You can’t make this stuff up.
Sen. Al Franken (D., Minn.) is hoping to saddle his Republican challenger with Mitt Romney-esque charges of “vulture corporatism,” but his own investment activities, and those of his son, could blunt those attacks with charges of hypocrisy.
Franken’s campaign has scoured public records for evidence that his opponent, investment banker Mike McFadden, has closed business deals that resulted in layoffs.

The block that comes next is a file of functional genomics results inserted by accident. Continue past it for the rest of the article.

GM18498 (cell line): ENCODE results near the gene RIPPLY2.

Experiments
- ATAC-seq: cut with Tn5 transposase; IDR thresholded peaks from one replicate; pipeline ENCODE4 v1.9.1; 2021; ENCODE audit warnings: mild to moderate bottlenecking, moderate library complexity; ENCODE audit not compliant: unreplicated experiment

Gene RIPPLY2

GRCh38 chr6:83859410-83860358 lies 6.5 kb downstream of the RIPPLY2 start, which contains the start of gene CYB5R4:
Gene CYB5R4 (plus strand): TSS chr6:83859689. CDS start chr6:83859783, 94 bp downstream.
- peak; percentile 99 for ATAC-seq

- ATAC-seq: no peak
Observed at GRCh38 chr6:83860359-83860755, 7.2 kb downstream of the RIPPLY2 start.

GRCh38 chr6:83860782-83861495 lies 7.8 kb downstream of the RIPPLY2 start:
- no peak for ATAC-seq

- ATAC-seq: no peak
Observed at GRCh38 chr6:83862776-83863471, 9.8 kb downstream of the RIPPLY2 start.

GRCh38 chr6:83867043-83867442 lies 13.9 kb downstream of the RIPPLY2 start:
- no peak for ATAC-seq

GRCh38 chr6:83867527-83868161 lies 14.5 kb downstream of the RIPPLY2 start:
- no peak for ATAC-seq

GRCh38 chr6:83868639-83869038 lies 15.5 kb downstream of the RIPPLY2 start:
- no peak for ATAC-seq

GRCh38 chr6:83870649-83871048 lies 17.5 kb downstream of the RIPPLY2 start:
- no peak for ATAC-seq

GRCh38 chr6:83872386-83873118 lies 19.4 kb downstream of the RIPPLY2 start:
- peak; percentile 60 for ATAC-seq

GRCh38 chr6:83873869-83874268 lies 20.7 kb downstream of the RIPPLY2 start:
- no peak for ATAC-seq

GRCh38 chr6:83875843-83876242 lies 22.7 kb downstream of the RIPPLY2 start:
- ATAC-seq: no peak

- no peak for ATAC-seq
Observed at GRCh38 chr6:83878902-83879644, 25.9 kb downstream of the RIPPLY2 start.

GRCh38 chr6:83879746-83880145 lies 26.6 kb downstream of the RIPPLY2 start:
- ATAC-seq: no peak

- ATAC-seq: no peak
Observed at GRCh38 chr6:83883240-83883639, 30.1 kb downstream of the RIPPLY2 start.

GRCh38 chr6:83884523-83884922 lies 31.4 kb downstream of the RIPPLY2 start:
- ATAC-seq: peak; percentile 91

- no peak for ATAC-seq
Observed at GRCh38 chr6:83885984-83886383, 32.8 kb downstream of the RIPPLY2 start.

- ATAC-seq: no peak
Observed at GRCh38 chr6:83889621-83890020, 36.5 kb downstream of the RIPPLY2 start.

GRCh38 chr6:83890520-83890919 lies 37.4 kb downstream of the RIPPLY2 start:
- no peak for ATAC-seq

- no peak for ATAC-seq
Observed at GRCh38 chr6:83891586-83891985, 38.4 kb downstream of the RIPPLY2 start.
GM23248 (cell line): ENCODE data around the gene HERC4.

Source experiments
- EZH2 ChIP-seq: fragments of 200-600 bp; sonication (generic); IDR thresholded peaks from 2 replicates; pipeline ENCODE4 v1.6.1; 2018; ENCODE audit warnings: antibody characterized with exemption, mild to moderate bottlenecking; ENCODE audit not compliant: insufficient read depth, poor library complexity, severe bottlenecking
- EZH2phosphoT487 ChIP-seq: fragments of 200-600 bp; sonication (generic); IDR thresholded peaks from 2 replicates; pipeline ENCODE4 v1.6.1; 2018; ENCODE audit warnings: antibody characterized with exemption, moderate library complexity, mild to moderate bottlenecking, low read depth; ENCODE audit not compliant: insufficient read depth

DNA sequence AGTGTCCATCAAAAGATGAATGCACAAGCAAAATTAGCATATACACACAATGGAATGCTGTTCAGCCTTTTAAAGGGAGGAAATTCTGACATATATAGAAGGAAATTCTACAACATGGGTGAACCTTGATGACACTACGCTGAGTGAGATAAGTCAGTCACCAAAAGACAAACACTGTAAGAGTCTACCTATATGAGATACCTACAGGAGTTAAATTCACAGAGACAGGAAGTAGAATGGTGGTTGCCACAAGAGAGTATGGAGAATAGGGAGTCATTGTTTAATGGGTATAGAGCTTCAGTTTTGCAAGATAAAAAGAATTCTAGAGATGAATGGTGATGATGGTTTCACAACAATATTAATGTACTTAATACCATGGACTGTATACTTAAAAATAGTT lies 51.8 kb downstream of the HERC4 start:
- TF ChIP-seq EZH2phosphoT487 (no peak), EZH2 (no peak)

“‘The Democrats are going to try and nail McFadden as the incarnation of a Wall Street fat cat, as they did with Mitt Romney,” University of Minnesota political scientist Larry Jacobs told Bloomberg.
The Franken campaign points to a 2012 deal in which McFadden’s firm, Lazard Middle Market, organized a merger that relocated the corporate headquarters of Jazz Pharmaceuticals to low-tax Ireland, a move commonly known as a tax inversion.